Real-time input and output to hardware workstations helped engineers avoid lengthy render times and bypassed the smaller hard drives available then. Hardware solutions made editing to video possible before home computers could handle full video output. Pro Tools expanded to 24 track, 24-bit audio in 1997. By the late ’90s, Pro Tools was an industry standard, whether used in conjunction with studio hardware or as software only. Pro Tools was the first serious DAW on the market and is still generally considered the best.

Today, there are many competing DAW packages for editing and mixing an album or a film, such as Cubase, Logic, Reason, Ableton Live, Studio One and GarageBand. But any student will want to know Pro Tools like the back of his or her hand. For those who want to be certified in Pro Tools, or just have a grounding in the software, this book is a good first step. Instructors teaching Pro Tools at an entry level will find a well-structured course here. It doesn’t go much further than the basics, but that will be enough for a beginner.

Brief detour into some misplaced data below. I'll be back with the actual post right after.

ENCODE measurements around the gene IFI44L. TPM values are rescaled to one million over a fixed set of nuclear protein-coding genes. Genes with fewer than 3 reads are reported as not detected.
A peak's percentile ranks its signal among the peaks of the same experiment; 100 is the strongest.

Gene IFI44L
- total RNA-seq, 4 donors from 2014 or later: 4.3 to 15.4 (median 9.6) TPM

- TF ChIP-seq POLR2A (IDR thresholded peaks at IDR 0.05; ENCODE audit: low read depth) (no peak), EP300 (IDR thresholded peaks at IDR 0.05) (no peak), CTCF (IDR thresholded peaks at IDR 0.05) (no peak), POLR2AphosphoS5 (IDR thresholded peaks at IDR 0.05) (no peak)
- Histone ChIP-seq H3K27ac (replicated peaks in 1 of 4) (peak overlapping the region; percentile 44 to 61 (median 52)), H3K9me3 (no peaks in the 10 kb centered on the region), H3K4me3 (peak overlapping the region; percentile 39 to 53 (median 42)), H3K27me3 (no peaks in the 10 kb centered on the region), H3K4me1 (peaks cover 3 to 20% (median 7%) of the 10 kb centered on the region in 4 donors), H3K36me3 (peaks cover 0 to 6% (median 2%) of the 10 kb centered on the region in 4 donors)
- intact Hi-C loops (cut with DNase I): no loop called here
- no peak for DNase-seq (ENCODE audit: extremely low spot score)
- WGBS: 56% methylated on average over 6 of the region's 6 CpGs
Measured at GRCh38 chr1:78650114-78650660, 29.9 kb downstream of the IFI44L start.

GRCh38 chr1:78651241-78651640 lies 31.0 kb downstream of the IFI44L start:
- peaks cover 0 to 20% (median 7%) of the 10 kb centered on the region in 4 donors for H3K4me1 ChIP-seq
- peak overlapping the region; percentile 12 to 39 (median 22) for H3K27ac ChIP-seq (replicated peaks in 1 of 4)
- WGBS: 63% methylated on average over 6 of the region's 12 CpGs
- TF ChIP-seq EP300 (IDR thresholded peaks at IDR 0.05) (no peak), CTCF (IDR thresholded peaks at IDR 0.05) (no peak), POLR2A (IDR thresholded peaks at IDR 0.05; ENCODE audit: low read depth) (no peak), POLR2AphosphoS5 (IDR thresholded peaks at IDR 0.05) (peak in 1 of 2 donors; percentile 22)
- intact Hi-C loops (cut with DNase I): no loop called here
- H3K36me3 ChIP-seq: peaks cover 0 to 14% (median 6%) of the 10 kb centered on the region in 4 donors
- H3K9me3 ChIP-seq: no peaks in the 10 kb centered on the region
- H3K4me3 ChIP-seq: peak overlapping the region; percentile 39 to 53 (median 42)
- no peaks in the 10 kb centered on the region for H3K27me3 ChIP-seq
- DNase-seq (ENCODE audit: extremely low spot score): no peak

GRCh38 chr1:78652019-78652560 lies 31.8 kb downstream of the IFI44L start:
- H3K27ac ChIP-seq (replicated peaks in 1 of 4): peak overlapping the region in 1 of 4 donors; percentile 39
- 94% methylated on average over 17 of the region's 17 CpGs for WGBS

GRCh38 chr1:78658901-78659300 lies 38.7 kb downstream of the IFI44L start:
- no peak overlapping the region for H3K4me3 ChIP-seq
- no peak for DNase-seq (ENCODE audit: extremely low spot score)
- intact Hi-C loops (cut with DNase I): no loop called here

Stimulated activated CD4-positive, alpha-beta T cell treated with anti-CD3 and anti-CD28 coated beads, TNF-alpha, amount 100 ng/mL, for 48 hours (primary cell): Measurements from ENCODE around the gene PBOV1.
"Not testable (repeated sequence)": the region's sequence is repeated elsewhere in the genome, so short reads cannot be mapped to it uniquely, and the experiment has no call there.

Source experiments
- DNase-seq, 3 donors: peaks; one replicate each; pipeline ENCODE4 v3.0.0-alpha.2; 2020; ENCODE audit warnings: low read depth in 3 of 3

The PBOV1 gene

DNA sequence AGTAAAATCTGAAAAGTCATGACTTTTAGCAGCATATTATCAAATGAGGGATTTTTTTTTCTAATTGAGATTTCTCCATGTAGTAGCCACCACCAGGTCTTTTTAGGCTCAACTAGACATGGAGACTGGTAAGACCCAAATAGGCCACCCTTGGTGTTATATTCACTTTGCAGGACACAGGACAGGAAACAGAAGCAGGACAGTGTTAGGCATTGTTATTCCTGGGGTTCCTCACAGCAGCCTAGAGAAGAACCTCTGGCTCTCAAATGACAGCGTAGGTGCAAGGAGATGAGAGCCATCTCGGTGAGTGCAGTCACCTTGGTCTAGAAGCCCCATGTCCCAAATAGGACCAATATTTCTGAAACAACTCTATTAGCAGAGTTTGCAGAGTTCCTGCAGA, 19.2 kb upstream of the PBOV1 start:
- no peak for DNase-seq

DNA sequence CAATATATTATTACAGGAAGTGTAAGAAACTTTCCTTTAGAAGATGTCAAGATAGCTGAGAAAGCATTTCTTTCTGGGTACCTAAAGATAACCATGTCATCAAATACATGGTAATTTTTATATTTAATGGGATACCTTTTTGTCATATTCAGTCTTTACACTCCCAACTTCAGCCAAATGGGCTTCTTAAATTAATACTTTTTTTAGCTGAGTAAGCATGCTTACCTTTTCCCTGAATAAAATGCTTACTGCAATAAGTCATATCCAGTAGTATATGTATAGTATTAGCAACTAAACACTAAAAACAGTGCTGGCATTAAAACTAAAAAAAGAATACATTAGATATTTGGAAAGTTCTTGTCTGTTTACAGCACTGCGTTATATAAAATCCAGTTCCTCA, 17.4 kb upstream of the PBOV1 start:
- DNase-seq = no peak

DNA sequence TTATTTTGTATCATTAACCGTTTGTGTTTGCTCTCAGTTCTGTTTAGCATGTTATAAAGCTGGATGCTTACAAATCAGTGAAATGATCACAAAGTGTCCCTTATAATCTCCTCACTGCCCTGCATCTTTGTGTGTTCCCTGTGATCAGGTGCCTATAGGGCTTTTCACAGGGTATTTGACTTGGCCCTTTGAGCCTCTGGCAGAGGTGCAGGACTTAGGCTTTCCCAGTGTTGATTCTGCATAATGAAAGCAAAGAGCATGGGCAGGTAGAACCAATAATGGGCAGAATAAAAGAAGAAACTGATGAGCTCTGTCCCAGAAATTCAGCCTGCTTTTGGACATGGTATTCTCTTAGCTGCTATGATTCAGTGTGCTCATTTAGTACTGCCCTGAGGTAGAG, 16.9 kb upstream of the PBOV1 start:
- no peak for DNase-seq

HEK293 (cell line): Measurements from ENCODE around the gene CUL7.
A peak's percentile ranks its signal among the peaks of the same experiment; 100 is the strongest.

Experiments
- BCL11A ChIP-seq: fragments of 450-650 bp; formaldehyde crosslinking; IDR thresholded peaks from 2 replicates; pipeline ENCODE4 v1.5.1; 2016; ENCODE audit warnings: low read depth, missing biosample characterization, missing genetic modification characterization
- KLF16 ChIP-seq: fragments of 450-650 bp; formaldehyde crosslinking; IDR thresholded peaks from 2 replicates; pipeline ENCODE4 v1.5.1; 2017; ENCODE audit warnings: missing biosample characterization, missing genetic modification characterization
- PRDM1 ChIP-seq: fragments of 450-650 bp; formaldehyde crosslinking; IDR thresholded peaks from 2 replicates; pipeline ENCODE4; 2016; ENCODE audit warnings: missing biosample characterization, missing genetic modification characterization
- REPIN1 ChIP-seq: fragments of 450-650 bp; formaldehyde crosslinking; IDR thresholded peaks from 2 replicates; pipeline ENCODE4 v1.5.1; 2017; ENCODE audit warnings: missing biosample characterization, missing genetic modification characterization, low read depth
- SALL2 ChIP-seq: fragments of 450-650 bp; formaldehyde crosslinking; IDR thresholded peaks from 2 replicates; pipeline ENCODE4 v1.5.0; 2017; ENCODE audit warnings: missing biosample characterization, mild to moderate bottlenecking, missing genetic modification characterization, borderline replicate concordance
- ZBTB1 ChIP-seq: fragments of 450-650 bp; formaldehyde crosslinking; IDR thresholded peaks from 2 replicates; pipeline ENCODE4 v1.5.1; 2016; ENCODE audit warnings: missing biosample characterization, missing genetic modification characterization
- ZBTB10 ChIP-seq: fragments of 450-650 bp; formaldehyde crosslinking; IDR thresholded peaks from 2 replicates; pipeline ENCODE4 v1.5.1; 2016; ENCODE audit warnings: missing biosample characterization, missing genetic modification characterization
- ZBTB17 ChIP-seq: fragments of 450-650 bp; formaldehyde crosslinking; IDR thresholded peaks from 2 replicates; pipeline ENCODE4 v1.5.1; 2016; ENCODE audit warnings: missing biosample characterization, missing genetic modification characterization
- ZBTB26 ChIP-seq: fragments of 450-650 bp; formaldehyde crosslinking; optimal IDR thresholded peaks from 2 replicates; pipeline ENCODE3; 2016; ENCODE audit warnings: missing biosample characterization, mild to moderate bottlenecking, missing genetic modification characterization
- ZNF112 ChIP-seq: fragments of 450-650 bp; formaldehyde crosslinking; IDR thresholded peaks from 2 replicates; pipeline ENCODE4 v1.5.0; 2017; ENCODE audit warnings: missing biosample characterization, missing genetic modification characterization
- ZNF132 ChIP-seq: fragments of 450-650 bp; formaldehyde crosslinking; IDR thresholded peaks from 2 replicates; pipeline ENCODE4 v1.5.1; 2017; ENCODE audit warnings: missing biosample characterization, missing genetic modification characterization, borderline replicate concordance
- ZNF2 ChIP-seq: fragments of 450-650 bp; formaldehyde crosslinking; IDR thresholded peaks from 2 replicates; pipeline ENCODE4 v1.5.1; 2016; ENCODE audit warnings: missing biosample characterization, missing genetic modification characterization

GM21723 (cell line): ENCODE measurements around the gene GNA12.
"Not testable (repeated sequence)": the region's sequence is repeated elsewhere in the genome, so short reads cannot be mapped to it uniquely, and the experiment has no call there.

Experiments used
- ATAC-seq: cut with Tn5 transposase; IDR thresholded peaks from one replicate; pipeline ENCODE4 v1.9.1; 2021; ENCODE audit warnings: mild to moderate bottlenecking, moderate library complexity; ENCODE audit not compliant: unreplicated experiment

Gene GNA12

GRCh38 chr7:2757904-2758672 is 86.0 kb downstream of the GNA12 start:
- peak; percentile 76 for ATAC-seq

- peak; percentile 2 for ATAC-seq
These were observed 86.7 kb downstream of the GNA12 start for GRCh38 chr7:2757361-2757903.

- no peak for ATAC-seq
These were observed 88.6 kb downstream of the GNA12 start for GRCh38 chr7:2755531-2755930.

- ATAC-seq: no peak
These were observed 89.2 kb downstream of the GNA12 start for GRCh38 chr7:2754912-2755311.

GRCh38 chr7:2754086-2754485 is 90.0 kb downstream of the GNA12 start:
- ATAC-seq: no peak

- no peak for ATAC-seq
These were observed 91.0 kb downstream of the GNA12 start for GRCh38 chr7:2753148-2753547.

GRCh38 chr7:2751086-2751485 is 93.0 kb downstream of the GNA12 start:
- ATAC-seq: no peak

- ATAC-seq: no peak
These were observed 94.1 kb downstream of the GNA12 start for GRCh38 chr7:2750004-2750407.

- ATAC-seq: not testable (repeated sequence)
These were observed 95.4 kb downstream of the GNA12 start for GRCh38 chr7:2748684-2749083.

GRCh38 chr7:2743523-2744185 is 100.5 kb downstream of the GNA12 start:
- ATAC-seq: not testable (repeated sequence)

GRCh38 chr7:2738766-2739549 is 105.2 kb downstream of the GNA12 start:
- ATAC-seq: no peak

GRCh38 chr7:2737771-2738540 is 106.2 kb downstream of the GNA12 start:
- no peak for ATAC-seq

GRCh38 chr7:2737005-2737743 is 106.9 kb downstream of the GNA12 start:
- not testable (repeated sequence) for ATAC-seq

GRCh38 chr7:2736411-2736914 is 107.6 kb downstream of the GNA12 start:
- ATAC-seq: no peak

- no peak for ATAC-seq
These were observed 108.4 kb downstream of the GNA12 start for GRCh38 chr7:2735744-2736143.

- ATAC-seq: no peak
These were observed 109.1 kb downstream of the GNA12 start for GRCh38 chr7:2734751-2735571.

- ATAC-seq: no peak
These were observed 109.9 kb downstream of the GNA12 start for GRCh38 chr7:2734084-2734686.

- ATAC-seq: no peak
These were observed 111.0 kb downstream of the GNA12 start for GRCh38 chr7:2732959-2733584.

The first chapters of the book are very basic, and most students and instructors will want to skim or skip over them. The first chapter, “Computer Concepts,” is for a student with very little computer knowledge. It discusses what to look for when buying a computer and how to work with files on Windows and Mac OSX. Those not fully computer literate (or switching from Mac to PC) may appreciate the lesson, but it seems like a waste of page space in a guide to Pro Tools. The writers appear to be more comfortable with PC than with Mac, as their advice is incomplete. They conflate the Desktop with the Finder and suggest that an installed application will end up in the Dock. A true beginner will need more help than this chapter gives.

Instructors teaching Pro Tools at an entry level will find a well-structured course here.